Differing ways, and more than one generation, were represented on the busy deck of the Jeanie Johnston as the ship was being tied up a few yards behind the welcome dais.
Captain Tom McCarthy, a Corkman delighted to be master of a Kerry ship, was the first to step onto the dock, assurance indeed that the ship had no leaks and was not in imminent danger of hitting the Hudson’s bottom.
McCarthy said it was “just great” to have finally made landfall in New York.
McCarthy had commanded a crew of professional sailors and novices across and ocean and up the coast of a continent.
One of the professionals was Boyce Nolan from Dalkey, Co. Dublin. Nolan could hardly contain his excitement at reaching New York and its asphalt and concrete dry land. Nolan had made the full ocean crossing in weather that varied from what he described as “suntan” to another kind, one that had a distinctly negative effect on one’s interior movements.
The novices on the stretch just completed, from Bristol, Pa., to Lady Liberty’s harbor, were 10 young adults who made the trip under both the Jeanie Johnston’s sails and the umbrella of the International Fund for Ireland’s Wider Horizons program.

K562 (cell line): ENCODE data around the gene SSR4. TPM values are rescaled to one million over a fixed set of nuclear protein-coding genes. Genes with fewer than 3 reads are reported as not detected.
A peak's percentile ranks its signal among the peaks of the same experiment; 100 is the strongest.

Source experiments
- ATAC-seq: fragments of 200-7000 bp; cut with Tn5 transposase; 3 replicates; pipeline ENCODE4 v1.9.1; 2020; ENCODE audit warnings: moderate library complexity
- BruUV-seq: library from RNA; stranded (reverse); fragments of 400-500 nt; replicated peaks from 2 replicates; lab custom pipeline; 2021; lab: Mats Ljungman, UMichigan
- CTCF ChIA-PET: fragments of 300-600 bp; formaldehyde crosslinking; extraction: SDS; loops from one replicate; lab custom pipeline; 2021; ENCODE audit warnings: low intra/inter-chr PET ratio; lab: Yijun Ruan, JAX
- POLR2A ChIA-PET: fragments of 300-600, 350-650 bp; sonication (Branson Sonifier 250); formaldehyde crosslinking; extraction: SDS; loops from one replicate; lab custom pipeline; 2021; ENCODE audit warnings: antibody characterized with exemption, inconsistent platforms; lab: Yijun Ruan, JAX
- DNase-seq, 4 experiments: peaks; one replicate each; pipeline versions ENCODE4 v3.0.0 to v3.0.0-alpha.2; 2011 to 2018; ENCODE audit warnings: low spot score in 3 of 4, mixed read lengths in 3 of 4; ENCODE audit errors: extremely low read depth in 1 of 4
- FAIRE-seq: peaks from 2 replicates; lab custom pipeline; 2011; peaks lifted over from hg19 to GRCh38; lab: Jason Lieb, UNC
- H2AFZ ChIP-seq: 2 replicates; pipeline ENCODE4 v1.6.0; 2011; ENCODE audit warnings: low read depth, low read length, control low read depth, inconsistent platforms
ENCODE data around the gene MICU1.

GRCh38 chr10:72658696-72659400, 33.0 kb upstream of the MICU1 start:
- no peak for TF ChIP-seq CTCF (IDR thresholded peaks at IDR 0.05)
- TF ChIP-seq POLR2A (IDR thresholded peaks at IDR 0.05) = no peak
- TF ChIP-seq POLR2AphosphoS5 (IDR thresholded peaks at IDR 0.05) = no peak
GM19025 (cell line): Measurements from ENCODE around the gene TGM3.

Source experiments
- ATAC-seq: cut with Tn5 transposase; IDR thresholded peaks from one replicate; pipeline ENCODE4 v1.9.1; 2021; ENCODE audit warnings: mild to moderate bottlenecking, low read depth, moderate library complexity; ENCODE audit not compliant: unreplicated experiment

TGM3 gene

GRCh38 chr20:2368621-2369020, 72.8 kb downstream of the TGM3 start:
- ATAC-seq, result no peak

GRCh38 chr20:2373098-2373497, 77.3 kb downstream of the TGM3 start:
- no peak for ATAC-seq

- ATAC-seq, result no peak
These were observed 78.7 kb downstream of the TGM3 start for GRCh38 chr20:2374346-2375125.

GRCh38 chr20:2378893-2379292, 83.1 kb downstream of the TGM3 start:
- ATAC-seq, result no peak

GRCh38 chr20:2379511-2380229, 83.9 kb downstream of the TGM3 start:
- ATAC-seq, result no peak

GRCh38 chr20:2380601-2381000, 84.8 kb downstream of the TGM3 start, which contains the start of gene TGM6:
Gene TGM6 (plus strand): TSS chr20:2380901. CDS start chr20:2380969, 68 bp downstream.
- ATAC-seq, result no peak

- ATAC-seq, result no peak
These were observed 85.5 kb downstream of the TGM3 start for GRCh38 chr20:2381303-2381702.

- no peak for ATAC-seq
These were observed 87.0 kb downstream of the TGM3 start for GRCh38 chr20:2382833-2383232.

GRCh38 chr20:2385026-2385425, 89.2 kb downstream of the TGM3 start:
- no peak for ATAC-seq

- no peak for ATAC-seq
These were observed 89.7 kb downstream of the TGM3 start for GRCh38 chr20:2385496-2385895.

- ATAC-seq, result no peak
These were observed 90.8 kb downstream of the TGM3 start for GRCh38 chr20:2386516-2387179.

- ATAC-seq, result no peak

Tony McAteer from Newry, Co. Down, was the group’s team leader. He paid tribute to the ship’s professional crew for the way in which they had welcomed their short haul shipmates.
“The crew had so much patience. They were great,” said McAteer.
Paul McGuigan from Whitecross, Co. Armagh, said his stint aboard had been an unforgettable experience though it had been hard work climbing up and down the ship’s ropes.
Brian Allen from Enniskillen, Co. Fermanagh, said he thought it had been a “good laugh.” On top of that, the food aboard, he said, had been “excellent.”
Francis McCann from Dundalk, Co. Louth, had most enjoyed climbing the rigging, with a safety harness of course. Scrubbing the decks had met with lesser approval, he indicated.
The entire welcoming reception itself lasted the better part of a full ship’s watch before the eventual scattering to the echoes across the water of Ronan Tynan’s “Rose of Tralee” and “God Bless America.”
Some did stay behind to tour the Jeanie Johnston. Other vowed to come back in a few days to see at close hand the re-creation of a vessel that defied the odds 150 years ago as she steered a safe course time and again across the Atlantic and around the dreaded sobriquet of “coffin ship.”